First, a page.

- Respiratory Distress Syndrome (RDS) – A baby has trouble breathing and may need medical intervention.
Risks on mother
According to mayoclinic.com, the following conditions may occur in mothers with GDM:
- High blood pressure, preeclampsia, and eclampsia – The latter two cause high blood pressure. All 3 pregnancy complications can pose a fatal threat to mom and baby.
- Future diabetes – Gestational diabetes has a great chance of occurring in the next pregnancy. The mother is also likely to develop type 2 diabetes as she gets older.
How is it diagnosed?
It is highly encouraged by professionals that pregnant women routinely undergo screening for any signs of gestational diabetes. According to Healthline, if a woman has no history of diabetes and has optimal blood sugar levels at the beginning of pregnancy, then her healthcare provider will most likely order a gestational diabetes screening when she is 24 to 28 weeks pregnant.
Here are some tests that your doctor may recommend you to rule out gestational diabetes:
Oral glucose challenge test
In doing an oral glucose challenge test, you need to drink a glucose solution, first. Your blood will be tested after an hour. If the result of your blood test shows that you have a high level of blood sugar then your healthcare provider may perform a 3-hour oral glucose tolerance. In addition, this process is also known as two-step testing.
However, there are doctors who skip the glucose challenge test and perform the 2-hour glucose tolerance test instead. This process is considered one-step testing.
What are 1-step and 2-step testing?
In one step test, you need to fast before your blood is tested. Your doctor will start testing your fasting blood sugar levels. Next, you will ask to drink a solution with 75 grams of glucose. Afterward, your blood sugar levels will be tested again after 1 hour and 2 hours.
On the other hand, in a 2-step test, you are not required to fast. And instead of drinking a solution with 75 grams of glucose, your healthcare provider will ask you to drink a solution containing 50 grams of sugar. Afterward, they will test your blood sugar after an hour.
Treatment of Gestational Diabetes
Catching and managing the condition early during pregnancy will help avoid complications. A mother will have to be monitored closely. A physician may insist on a regular glucose tolerance test from when the condition is diagnosed to close to birth.
Treatment of gestational diabetes: Gestational diabetes diet
The right diet and exercise will keep GDM from getting worse, but so will controlling the weight gain of the baby inside. Medications may be necessary to control insulin levels and avoid further complications like preeclampsia.
In cases of neonatal hypoglycemia, immediate and proper breastfeeding is encouraged. In cases where this might not be possible, glucose water is sometimes given to newborns.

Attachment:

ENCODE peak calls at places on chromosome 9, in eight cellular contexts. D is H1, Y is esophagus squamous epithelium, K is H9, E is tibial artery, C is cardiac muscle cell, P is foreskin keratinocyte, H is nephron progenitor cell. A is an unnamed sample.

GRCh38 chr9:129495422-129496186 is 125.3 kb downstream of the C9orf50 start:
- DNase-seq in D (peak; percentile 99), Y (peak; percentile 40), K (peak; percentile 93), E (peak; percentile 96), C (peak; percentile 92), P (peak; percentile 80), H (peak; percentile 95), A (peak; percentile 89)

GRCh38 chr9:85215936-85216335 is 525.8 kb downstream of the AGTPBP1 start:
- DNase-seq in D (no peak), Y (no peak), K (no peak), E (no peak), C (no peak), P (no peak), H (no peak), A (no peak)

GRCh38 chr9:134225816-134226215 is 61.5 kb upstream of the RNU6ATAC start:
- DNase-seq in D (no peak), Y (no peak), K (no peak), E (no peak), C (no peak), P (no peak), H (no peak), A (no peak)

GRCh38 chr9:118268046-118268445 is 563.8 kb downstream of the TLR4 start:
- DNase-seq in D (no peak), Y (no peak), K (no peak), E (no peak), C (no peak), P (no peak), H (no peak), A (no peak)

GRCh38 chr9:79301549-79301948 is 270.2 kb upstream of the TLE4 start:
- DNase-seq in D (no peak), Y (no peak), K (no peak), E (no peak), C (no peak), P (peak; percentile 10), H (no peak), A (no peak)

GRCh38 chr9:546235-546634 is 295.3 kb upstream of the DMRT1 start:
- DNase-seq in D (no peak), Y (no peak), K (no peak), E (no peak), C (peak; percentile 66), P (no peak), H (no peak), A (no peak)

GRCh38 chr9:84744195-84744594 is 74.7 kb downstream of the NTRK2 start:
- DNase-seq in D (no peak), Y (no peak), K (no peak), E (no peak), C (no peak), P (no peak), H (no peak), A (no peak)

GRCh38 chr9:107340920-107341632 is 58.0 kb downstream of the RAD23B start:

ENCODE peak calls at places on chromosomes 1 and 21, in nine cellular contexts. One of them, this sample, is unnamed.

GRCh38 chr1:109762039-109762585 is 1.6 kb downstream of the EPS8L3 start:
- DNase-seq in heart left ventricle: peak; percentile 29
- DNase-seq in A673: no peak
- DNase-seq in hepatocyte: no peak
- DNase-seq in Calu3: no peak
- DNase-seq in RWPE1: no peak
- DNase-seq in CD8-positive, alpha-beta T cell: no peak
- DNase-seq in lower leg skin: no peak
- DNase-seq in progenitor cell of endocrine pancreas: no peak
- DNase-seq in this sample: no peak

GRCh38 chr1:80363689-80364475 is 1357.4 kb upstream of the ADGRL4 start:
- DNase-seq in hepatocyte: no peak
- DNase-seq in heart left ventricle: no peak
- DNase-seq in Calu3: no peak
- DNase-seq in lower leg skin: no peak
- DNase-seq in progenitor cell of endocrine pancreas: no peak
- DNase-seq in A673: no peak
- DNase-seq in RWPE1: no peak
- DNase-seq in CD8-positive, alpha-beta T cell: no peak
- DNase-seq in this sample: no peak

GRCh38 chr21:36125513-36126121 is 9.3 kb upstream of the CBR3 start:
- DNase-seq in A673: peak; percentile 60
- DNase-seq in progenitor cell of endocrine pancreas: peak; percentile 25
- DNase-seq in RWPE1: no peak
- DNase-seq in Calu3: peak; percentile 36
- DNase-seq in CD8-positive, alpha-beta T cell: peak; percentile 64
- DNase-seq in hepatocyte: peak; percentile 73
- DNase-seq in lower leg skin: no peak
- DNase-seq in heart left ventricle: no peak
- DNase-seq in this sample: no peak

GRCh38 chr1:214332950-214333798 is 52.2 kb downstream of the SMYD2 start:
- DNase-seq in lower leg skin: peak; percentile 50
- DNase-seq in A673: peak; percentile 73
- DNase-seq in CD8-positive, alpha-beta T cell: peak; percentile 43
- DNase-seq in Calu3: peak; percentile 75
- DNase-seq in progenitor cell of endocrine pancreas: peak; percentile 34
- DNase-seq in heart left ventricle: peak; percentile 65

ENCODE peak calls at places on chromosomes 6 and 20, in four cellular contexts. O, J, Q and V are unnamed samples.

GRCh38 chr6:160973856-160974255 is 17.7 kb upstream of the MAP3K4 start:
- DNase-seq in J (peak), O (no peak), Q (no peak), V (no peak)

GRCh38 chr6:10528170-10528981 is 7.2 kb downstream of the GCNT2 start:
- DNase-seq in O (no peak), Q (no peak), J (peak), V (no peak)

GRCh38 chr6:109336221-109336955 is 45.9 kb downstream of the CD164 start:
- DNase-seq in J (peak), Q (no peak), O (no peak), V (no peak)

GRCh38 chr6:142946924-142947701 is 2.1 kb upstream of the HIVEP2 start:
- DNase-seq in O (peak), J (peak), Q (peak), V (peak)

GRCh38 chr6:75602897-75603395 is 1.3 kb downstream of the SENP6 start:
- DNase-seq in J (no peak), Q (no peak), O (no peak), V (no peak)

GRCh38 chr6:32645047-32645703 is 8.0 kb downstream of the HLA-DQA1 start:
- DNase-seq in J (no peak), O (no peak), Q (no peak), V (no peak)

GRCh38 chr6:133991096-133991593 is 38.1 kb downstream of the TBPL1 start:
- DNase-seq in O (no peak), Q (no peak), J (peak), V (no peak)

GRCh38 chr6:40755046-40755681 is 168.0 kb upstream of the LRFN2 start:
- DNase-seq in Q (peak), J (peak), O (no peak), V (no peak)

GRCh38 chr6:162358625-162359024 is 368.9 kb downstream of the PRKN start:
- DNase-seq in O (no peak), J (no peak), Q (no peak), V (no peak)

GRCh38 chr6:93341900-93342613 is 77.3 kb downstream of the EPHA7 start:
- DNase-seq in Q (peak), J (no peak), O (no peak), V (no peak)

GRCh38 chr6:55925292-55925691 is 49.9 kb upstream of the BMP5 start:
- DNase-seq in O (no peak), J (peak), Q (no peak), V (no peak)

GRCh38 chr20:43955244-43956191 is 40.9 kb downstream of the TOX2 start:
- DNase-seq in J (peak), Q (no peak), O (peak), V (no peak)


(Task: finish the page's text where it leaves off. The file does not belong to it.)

Treatment of jaundice also requires a mother to breastfeed more since breastmilk has laxative properties that facilitate the excretion of bilirubin.
It has to be stressed that most IDMs (infants of diabetic mothers) grow on to become healthy babies. However, to reduce the risks of their children growing up obese or developing Type 2 Diabetes, decisions on child feeding, lifestyle, and habits should be made a priority by mothers with gestational diabetes. Working with experts and healthy choices should ease a mother’s worries.
Gestational Diabetes Diet: Meal plan for gestational diabetes
Meal plan for gestational diabetes: Here’s what you can eat to help with your Gestational diabetes mellitus:
- Lean Protein
- Low-fat dairy
- Healthy Fats
- Olive Oil
- Peanut butters
- Non-starchy vegetables
- Green Beans
- Complex Carbohydrates
- Whole-wheat bread
- Sweet potatoes
- Brown Rice
Here’s what to avoid when you have Gestational diabetes:
Steer clear of highly processed foods like white bread and anything that is generally high in sugar like:
- Fast food
- Alcoholic beverages
- baked goods such as cakes and muffins
- Fried food
- Sweetened liquids, such as soda, juice, and other sweetened liquids
- Starchy meals, such as white pasta, and rice
- Sweetened cereals, sweetened oatmeal, and sweetened granola bars
If you are unsure, consult your doctor about the typical foods you consume. They can provide you with suggestions on what to stay away from and alternatives that will gratify you.
Take better care of yourself when you have Gestational diabetes mellitus
If you have gestational diabetes, your health may depend on more than just food. You can do the following things to have a healthy pregnancy in addition to eating a gestational diabetes diet:
- Make an effort to exercise consistently for at least 30 minutes every day, five days per week. Just keep in mind to consult your doctor before beginning any new exercises.
- Avoid skipping meals. Try to have a nutritious snack or meal every three hours to manage your blood sugar levels.
- Take your prenatal vitamins and any other medication prescribed by your doctor
- Consult and visit your doctor as often as needed.
Additional information from Margaux Dolores and Jobelle Macayan